Dr James Meiring – A medic in West Africa – A talk at the Arts Centre
A Garstang doctor who returned to Britain from Sierra Leone last month after helping fight the Ebola virus is to give a talk to townsfolk about his experiences.
Dr James Meiring, 30, spent several weeks in February and March as a medic in West Africa, where more than 10,000 people have died of the virus over the past two years.
This newspaper carried a series of reports recently on Dr Meiring’s work during his voluntary stint in the town of Makeni. He was also interviewed by ITN News.
Now back home he has agreed to speak to a Garstang audience about his time at the front line of the world’s biggest health crisis.
The former St Thomas’s CE Primary and Garstang High School pupil will talk about tackling Ebola at the information evening for anyone interested in learning more about the deadly virus and its impact.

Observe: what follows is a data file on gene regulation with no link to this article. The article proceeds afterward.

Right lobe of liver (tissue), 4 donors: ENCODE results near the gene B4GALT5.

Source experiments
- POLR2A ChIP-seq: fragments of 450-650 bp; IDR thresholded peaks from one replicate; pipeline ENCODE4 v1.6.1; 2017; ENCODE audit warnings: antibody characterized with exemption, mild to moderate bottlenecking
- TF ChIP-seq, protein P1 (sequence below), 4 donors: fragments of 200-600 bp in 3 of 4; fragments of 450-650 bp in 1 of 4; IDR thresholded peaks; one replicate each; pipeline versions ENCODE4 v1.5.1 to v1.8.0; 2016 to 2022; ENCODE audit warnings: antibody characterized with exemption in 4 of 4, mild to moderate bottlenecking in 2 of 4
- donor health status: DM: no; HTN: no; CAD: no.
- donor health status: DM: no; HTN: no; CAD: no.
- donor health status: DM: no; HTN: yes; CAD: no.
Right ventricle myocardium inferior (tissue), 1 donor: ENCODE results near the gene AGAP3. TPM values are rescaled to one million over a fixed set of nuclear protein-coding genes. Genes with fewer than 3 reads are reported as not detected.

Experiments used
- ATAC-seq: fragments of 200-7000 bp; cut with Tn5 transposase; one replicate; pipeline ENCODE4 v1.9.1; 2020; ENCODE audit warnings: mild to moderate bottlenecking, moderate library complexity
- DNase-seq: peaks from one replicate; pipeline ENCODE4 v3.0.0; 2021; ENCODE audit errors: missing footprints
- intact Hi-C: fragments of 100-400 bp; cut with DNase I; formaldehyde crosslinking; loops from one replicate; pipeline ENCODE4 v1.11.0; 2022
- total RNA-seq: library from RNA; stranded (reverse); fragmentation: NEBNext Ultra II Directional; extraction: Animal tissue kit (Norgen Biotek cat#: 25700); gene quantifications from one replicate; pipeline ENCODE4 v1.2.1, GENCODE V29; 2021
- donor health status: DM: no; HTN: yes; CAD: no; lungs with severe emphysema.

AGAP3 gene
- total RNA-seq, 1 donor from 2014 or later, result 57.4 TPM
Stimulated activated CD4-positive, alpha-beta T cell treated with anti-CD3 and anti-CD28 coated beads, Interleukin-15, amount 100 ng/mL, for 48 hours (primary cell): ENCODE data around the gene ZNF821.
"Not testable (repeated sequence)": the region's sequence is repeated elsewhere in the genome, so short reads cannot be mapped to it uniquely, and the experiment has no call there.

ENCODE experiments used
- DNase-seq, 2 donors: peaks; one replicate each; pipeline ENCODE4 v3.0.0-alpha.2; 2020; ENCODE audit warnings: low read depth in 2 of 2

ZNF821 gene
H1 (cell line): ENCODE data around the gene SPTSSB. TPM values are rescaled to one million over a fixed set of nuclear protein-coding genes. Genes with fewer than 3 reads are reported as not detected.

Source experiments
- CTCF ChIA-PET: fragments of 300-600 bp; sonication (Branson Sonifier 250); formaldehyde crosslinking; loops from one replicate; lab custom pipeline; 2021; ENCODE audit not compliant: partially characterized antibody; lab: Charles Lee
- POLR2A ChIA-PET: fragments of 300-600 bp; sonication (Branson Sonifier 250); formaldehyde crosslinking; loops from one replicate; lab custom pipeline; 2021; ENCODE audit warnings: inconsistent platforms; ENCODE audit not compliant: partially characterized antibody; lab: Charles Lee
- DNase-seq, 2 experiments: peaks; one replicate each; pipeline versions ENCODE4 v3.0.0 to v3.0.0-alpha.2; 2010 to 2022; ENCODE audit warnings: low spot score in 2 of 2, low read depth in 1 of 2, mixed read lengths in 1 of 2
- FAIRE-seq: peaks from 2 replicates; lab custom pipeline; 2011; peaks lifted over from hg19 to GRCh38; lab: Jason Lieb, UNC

Edward Parlick, one of the organisers, said: “The meeting will hear about the highs and lows of dealing daily with life and death situations – often the latter.
“It will perhaps be one of the most unusual talks held in Garstang in recent times, but it will not all be “heavy” and will feature tales of hope and happiness James discovered while working in Makeni.”
The presentation will feature graphic photographs from the Ebola treatment centre (built by The Royal Engineers), videos and even some contemporary African music.
Dr Meiring, who studied medicine at Sheffield University, is married to a fellow medic, Ruth. The couple have a young son. Dr Meiring, who works for the NHS in Sheffield, is a regular visitor to the Cabus home of his parents, Leslie and Joyce Meiring.
His talk and presentation is a ticket-only session. It will be held at Garstang Arts Centre on Saturday, April 18 at 7.30pm.
Tickets are available from Market Place News, Market Place, Garstang, priced £5 (including refreshments). All proceeds from ticket sales will go to Street Child UK, a British-based charity helping children orphaned by Ebola.